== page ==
While these specifications were not included in Regulation 1049/2001 when it was adopted, all of the specific points have been accepted as valid commercial interests under EU case-law (see judgements on business and commercial secrets, intellectual and industrial property, information on business relations and contracts, and costs and tenders in award procedures).

That said, commercially confidential information does not cover all information relating to a company. It certainly does not cover information that the company has made public about itself.

According to EU case-law, (concerning competition law proceedings), in order to be deemed as being covered by professional secrecy, information must be known only to a limited number of persons and its disclosure must be liable to cause harm. In addition, the interests liable to be harmed by disclosure must, objectively be worthy of protection.

Furthermore, the Ombudsman has found that the exception only covers the protection of legitimate commercial interests. The Ombudsman has taken the view that a wish to hide information about defective products would not normally be considered a legitimate commercial interest.

The fact that information is or is not commercially sensitive is independent of how the institutions use that information. The Commission may gather such information for many purposes, such as competition law proceedings, trade law proceedings, tenders, grants etc. The nature of those proceedings, and whether they have ended or are ongoing, will not affect the question of whether the information is or is not commercially confidential.

As such, according to EU case-law, information may remain commercially confidential after the procedures in which that information was used have ended. That said, time does play a role regarding whether information will remain commercially confidential. It can be presumed that commercial information that is relatively up-to-date remains sensitive. However, according to EU case-law, that presumption is deemed not to exist if the information is more than five years old. However, the absence of a presumption of commercial confidentiality does not mean that the institutions cannot provide specific reasons why specific information remains confidential. Certain information may continue to constitute trade secrets for many years, even indefinitely. However, the burden of proof will be on the institutions to show that this is the case.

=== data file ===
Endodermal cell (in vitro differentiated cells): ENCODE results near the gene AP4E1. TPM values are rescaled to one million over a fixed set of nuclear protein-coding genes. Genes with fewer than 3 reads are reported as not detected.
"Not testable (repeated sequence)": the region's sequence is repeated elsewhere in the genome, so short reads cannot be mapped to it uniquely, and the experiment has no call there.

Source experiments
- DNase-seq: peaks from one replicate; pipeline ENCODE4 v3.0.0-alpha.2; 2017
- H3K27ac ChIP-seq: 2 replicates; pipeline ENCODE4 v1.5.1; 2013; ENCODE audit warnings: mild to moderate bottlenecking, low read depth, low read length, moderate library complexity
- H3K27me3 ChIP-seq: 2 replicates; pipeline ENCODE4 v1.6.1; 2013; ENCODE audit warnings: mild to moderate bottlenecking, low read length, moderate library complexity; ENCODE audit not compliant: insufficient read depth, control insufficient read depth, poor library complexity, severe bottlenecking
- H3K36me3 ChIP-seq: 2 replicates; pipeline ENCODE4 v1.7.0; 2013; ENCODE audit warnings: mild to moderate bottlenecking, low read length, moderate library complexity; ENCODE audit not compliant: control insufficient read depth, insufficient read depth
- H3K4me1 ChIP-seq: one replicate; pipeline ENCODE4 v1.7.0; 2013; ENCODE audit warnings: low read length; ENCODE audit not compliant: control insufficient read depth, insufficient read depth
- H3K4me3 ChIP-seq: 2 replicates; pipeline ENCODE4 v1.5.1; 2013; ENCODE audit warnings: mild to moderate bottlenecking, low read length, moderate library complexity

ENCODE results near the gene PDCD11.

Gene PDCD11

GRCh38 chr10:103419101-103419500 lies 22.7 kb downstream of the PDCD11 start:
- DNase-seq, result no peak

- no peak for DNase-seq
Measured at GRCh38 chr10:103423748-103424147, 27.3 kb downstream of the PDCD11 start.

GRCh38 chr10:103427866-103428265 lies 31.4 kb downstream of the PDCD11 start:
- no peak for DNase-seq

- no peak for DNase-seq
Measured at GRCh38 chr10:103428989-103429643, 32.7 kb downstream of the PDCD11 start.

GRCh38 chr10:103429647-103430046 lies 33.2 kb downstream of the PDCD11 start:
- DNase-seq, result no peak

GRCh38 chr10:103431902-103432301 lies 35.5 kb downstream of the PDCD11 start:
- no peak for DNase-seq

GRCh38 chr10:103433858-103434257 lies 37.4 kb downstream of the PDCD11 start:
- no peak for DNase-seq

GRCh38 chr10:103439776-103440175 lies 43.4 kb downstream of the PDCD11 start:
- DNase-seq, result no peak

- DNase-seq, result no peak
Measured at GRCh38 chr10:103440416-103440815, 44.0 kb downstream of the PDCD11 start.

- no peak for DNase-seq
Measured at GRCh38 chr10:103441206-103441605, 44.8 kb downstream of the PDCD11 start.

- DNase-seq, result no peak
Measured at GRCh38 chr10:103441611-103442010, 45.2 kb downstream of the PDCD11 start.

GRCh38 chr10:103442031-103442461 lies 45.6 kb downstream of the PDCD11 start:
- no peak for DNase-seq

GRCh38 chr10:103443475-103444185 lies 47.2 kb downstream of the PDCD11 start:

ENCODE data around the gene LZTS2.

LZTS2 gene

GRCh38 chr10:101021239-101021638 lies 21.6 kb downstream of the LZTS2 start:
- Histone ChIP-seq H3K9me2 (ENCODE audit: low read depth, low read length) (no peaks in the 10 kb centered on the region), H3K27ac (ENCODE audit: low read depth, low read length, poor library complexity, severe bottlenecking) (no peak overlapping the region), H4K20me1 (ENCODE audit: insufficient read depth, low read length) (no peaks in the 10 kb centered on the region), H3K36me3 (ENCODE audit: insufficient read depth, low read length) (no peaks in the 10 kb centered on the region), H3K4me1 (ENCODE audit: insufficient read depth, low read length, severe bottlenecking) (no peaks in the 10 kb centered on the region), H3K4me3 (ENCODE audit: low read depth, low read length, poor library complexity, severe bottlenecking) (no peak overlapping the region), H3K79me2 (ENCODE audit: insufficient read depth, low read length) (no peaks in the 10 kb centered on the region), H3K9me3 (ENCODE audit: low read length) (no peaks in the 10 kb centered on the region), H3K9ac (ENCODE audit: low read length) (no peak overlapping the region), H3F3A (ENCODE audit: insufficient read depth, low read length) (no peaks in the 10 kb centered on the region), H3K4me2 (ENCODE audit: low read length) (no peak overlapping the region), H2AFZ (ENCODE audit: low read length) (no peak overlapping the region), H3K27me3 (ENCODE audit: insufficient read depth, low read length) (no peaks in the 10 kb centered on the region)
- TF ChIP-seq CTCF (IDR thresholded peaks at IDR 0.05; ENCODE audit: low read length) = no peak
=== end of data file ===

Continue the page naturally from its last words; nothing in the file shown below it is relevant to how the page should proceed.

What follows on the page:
The exception covers the commercial interests of legal persons (for example, companies) and physical persons. The exception does not apply where there is an overriding public interest in disclosure.

7.12. What is meant by the exception for protecting legal advice and court proceedings?

The exception relating to legal advice and court proceedings contains two reasons for refusing access, which must be understood separately from each other.

Legal advice may sometimes relate to court proceedings. At the same time, documents relating to court proceedings may sometimes disclose legal advice. The two categories may sometimes overlap but they are, essentially, separate categories.

Legal advice given in the context of court proceedings is covered by the exception for protecting court proceedings (see section on legal advice, below).

If the request for access is dealt with while the court proceedings are ongoing, there is a presumption that disclosure would undermine the court proceedings. Once the court proceedings end, the institution must explain how the interest would be undermined by disclosure.

The exception does not apply where there is an overriding public interest in disclosure.

Court proceedings

This exception covers only documents prepared for court proceedings. This clearly covers pleadings and evidence gathered for the purposes of court proceedings. It also covers internal documents concerning the investigation of a case, as well as internal correspondence within the institution or with a lawyer’s office regarding the case.

According to EU case-law, documents could be considered protected by this exception if a national court using the documents objected to their disclosure.

According to EU case-law, when a request relates to pleadings submitted to a court while the court proceedings are pending, there is a general presumption that such documents cannot be disclosed. This is to prevent interference with ongoing court proceedings, to guarantee the presumption of innocence and to ensure all parties have an equal opportunity to present their case, which may be affected if the pleadings of one of the parties were released. Once the court proceedings end, the general presumption no longer applies.

Legal advice

As noted above, if legal advice relates to court proceedings, it can benefit from the high level of presumed protection afforded to documents that relate to ongoing court proceedings. However, if legal advice relates to other matters, the specific content of the legal advice is relevant.

Legal advice can be protected if disclosure would undermine the ability of an institution to obtain frank, objective and comprehensive legal advice. A judgment call on whether that is the case will depend on the content of the legal advice. According to EU case-law, an institution must, on the basis of such an assessment provide concrete and detailed evidence to support this, rather than general and abstract considerations.